I will pay for the following essay Analyse the contribution of yeats to the irish cultural literary revival. The essay is to be 6 pages with three to five sources, with in-text citations and a reference page.
Yeast’s rich knowledge about Irish myths and legends and his meetings with Freedom fighters like John .O. Leary inspired him to write about the concept of Nationalist Ireland. Online article titled Irish Literary Revival gives relevant ideas about the Irish Literary Revival. It remarks. “But it was the Revival, and the Abbey Theatre, in particular, that brought the movement to redeem Irish culture and language from the closed councils of a few, to the mainstream life of the common person” (Usher, M., Jeremy, 2000).
Researchers and historians have mentioned that both Abby theatre and the National Dramatic Society have played a significant role in literary revival. These two institutions have paved the way for new poets and dramatists in to the new world of literature. In his online article entitled Irelands Literary Revival: The Story of Irish Literatures Renaissance: Yeats, Synge, OCasey, Mike Gerrald comments : “It was a period when people including WB Yeats, JM Synge, George Bernard Shaw and Sean OCasey were writing” (Gerrard, Mike, 2007).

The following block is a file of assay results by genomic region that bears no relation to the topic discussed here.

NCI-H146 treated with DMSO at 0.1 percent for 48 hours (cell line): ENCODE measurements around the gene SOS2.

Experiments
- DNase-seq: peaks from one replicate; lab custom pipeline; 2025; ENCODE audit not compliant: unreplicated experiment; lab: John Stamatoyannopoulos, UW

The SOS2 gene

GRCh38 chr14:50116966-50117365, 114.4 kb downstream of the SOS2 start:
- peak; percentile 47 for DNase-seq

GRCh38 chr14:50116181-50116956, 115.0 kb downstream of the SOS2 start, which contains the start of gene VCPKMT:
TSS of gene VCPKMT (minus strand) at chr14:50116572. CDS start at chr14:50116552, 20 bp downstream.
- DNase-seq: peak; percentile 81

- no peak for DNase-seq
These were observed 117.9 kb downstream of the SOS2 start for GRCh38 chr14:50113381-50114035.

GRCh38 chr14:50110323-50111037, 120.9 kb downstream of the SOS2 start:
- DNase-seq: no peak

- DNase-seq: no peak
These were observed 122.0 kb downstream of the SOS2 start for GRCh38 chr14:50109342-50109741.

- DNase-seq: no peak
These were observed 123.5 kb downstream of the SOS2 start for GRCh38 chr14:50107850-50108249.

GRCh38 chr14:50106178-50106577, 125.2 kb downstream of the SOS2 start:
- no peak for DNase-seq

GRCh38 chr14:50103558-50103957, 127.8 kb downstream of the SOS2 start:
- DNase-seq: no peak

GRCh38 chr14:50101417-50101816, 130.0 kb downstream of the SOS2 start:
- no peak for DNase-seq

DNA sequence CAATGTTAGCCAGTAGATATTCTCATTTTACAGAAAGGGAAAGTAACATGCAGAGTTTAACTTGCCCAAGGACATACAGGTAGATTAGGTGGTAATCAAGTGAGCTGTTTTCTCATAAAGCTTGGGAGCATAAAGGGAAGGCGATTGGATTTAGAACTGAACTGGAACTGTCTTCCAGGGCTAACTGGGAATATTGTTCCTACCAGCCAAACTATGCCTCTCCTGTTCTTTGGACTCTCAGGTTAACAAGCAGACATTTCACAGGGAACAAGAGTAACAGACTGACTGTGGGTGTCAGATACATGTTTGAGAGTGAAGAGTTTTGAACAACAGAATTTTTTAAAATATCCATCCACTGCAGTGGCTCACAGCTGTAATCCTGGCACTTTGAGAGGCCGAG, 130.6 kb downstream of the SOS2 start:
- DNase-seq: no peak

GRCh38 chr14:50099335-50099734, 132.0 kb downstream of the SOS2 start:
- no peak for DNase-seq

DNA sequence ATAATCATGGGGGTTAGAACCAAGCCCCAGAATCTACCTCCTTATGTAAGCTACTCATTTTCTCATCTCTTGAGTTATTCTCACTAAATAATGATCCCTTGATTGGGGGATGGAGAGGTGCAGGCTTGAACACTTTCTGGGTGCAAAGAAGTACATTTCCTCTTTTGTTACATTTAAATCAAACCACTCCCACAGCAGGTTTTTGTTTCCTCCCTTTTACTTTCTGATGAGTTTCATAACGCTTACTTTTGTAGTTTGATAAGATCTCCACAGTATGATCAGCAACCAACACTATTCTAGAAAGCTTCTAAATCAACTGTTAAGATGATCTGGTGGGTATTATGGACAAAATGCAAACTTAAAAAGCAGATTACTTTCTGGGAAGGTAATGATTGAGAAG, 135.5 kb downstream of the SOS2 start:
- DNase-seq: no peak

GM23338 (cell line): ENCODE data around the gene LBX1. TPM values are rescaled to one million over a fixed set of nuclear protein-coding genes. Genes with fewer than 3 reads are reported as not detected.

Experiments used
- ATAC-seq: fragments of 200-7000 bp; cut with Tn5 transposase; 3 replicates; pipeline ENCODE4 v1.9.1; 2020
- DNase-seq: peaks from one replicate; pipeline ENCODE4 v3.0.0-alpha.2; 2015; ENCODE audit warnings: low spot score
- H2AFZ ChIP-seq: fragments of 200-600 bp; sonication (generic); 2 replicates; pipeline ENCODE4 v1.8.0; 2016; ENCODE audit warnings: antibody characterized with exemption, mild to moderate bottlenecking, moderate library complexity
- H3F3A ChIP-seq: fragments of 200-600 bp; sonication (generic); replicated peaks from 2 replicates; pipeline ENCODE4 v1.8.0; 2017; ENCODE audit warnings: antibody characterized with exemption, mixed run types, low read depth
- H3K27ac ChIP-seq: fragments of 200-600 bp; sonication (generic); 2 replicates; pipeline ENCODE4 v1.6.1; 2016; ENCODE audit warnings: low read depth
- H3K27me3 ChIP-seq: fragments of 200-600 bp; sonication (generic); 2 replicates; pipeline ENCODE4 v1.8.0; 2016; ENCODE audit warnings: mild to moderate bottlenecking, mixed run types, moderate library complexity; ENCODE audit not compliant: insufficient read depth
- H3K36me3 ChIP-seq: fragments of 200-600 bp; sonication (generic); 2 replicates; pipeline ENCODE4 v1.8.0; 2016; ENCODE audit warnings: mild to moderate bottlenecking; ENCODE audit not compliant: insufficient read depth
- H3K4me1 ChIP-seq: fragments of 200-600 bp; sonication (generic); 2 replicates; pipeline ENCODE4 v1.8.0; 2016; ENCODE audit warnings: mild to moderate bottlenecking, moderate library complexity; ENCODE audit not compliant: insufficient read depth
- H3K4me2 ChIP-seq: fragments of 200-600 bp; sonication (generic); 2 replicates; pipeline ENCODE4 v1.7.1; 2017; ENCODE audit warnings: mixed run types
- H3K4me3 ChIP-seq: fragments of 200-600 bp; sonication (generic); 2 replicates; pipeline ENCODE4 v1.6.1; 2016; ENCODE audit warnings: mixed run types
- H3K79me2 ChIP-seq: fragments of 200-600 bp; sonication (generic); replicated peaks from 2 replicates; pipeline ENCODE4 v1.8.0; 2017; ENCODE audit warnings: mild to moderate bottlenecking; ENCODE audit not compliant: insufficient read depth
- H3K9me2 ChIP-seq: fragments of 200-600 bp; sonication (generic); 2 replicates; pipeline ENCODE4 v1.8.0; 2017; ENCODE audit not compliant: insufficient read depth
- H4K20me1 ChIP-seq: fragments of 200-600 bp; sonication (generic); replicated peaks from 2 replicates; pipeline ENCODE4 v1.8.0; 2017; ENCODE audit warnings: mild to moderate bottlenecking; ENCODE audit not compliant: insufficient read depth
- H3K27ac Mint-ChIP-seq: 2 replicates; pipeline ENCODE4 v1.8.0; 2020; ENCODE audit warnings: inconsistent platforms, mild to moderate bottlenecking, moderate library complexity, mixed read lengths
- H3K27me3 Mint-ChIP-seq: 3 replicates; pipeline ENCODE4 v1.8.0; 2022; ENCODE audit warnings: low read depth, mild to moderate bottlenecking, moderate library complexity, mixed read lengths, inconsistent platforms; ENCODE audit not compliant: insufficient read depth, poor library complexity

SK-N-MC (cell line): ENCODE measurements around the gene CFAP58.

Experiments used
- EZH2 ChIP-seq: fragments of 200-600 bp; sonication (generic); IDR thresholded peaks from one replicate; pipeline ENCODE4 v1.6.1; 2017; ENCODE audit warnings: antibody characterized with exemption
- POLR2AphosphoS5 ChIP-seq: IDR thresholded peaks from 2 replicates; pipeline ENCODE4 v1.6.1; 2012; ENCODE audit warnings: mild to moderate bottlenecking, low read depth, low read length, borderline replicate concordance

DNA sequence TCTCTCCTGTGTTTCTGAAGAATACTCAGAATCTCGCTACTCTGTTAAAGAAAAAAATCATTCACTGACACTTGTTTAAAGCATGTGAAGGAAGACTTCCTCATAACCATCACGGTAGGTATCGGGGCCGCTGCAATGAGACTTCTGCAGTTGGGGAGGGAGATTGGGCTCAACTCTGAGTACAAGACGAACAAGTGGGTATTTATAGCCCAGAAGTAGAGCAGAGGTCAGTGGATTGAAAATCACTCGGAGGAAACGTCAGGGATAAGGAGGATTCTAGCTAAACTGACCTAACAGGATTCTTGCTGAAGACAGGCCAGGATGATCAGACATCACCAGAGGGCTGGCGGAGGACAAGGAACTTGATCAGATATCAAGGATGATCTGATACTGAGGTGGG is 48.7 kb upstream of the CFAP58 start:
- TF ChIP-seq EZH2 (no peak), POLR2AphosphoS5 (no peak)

Literary researchers mentioned that Yeats helped to drive out the existing political and cultural superiority of Britain in Ireland. Yeats and his followers have broken the shadow of British dominance in the field of Irish literature and they found the soul of Irish literature. Through his literarily works W.B Yeats had explored social, cultural and political tradition and diversity of Ireland. His poems have provided a new spirit of nationality to the people in Ireland lead the formation of various national organizations. The web article entitled W.B. Yeats and the Irish Literary Revival helps the reader to understand more about Yeast’s contribution in Irish literary revival. It comments that. “Yeats and the Literary Revival did indeed contribute to the formation of the new sense of national identity that was also being promoted by agencies such as the Gaelic Athletic Association and the